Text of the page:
How are you right now? 

I invite you to take two minutes to observe yourself in the following ways and make a note of what your notice:

  • What’s happening for you in language?
      • That is, what are you thinking, what are you saying to yourself, what’s on your mind?
  • What moods and/or emotions are you in?
      • What names or labels would you give them?
  • What is happening in your body?
      • What sensations can you notice?
      • What about muscle tension – where are you tense and where are you relaxed?
      • What do you notice about your posture?
      • What do you notice about your breathing?

Did you take 2 minutes?  Of course it’s up to you, but the rest of this post will make more sense if you have undertaken this activity.

What was it like to do that just now?

Everything we do, we do from the way of being we have while we are doing what we do. Doing in this context includes, speaking, listening and thinking, as much as it includes doings that involve more obvious physical action that another can easily observe. Our way of being in the moment might or might not be the most resourceful or useful for what we want to be doing.

 

A case study – moving from anxiety to curiosity in conducting performance reviews.

Some years ago when my software company was growing and I had 15 staff I could no longer focus solely on the technical aspects of the business. I realised I needed to learn to talk to and “manage people”. I did the rational thing and brought in a consultant to design a good performance management system (we chose the balanced-scorecard model) and to train senior staff in things like conducting performance reviews.  I worked hard at learning about performance management and I knew how to run a performance review meeting with a staff member.  I knew that I needed to develop good rapport, I knew I needed to put staff at ease, and  I knew the sorts of questions to ask.  The only problem was that I got really nervous before these meetings and got doubly nervous in them. As a consequence the meetings were awkward and unproductive. They probably did more harm than good to morale and productivity.  So much for knowing what to do.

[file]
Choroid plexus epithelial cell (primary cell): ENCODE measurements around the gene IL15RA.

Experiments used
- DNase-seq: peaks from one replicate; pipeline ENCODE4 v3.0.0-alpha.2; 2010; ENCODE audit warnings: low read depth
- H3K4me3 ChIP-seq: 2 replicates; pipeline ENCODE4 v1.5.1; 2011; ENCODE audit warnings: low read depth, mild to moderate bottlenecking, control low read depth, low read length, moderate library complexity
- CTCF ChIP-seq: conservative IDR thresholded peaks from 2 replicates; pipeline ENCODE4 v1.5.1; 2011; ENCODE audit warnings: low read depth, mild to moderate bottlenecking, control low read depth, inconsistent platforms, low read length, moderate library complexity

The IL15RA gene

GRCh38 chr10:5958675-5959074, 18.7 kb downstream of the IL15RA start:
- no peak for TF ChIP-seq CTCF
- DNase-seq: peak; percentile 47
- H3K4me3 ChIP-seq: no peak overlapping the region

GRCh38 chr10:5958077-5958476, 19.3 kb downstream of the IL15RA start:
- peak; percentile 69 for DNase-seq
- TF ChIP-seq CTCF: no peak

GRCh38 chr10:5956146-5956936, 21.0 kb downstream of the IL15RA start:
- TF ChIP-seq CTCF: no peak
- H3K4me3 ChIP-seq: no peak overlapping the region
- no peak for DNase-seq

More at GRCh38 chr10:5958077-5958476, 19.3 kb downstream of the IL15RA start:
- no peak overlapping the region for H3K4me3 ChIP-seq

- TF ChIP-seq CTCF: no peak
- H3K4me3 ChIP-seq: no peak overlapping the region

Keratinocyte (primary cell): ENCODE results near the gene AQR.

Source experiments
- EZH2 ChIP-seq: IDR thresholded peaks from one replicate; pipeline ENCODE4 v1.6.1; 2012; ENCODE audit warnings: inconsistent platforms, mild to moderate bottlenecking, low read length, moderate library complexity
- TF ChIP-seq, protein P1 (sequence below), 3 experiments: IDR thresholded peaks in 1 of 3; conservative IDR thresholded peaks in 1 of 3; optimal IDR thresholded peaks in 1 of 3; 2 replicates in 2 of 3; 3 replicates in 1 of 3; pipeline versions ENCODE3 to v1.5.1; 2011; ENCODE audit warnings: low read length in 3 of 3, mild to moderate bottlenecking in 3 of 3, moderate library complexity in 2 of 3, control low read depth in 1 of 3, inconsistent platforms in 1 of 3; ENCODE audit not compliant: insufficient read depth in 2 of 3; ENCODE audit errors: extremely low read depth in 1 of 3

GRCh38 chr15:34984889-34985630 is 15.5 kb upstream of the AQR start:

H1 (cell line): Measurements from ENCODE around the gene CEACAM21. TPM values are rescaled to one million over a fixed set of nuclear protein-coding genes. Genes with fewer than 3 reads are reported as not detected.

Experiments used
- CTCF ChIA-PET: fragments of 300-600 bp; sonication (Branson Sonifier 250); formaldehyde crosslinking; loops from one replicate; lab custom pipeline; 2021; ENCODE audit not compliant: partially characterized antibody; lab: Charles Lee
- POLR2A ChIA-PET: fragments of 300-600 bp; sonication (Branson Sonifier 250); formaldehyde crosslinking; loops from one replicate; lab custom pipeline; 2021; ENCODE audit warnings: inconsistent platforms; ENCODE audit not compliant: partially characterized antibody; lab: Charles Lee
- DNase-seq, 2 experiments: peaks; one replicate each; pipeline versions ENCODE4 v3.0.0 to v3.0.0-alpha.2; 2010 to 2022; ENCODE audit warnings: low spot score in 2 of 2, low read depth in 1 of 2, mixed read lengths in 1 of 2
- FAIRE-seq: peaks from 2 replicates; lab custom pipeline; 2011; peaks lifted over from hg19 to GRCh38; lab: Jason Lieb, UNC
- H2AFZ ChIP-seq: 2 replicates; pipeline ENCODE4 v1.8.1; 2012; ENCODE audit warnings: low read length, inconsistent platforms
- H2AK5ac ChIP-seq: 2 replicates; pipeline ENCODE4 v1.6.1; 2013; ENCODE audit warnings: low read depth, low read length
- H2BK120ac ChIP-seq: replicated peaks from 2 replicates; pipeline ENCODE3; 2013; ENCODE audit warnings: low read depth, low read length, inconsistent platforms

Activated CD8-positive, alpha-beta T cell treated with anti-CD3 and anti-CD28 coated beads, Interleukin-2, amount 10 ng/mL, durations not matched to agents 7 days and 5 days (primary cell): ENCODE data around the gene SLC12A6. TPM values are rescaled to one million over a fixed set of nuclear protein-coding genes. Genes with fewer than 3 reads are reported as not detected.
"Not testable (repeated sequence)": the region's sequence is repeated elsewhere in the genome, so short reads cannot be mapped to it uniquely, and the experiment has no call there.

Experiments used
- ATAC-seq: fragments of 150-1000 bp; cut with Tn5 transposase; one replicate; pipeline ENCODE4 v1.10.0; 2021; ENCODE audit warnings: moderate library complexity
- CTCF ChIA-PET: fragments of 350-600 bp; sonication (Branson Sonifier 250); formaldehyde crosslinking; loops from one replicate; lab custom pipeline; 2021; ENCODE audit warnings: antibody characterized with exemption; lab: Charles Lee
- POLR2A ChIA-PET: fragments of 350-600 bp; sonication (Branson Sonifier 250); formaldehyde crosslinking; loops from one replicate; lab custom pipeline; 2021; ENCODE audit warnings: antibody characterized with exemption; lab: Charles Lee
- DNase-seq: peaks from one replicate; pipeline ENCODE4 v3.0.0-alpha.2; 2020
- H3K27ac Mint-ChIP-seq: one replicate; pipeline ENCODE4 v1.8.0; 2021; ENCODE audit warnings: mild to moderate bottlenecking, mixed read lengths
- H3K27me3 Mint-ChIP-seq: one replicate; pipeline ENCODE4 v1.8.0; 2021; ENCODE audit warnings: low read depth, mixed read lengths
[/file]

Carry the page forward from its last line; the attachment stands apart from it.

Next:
I sought out a coach because I needed, and the company needed, me and my staff to be highly productive and motivated. I “knew” what to do but I didn’t know how to do what I knew I needed to do – if that make sense.

In conversation with my coach I realised that I was in a mood of anxiety when thinking about or conducting these meetings. I got anxious and I seriously doubted my ability – not just my ability to conduct a performance review but my ability to make a success of the company.

The coaching conversation led to me realise that if I were not anxious then I would be able to be a real contribution to each individual I worked with and to the success of the company.  I was very inspired by the possibility of being a contribution to people. Come the next performance review meeting while I was still a bit excited-nervous my dominant mood was of curiosity.

The questions flowed.  What’s working, what’s not?  What do you need? How can I help? What feedback do you have for me? What changes do you think we need to make? How might you address this concern of your colleagues? What can we improve? Etc etc … The discussion flowed and actions for change and improvement were identified.  The meetings became enjoyable and productive.  I started to look forward to performance reviews and began to engage in on-going conversations for feedback and improvement.

At the personal level work became far less stressful and much more satisfying.  I had taken an important step on my journey from being a highly competent fisheries acoustician to being a manager and leader who could be confident in my interactions with people.

Is the way of being that you have right now the most useful or resourceful for what you want to be doing?  If not how might you change it?

In this example I shifted my way of being. The shift was initiated with the mood shift from anxiety to curiosity when I got in touch with what was most important to me – being a contribution.  I have no doubt that my words, my posture and my tone of voice all changed with my mood and contributed to the success of the performance reviews.  Interestingly the change happened without needing any new knowledge about performance management.  The quality of the conversations changed with the change in my way of being.

Let's experiment and make this practical

Think about an aspect your work (of if you prefer another area of your life that is important to you) that is not flowing or working as well as you would like it to.  Think about what’s missing in your current way of being (language, moods and physiology) that if it were there would have that area of life flow and work as you would like it to.  What are some (perhaps quite small) changes you could make in your way of being?  Think of this is an experiment – now put the (small) changes into action and see what new results you generate.

Please share this post with your friends and colleagues if you found it useful.

 

Acknowledgements: I give deep thanks: to the original developers of Ontological Coaching including Fernando Flores and Rafael Echeverria; to the lineage of thinkers and philosophers who informed them and to Alan Sieler (with whom I studied coaching) who has extended and documented these ideas and practices.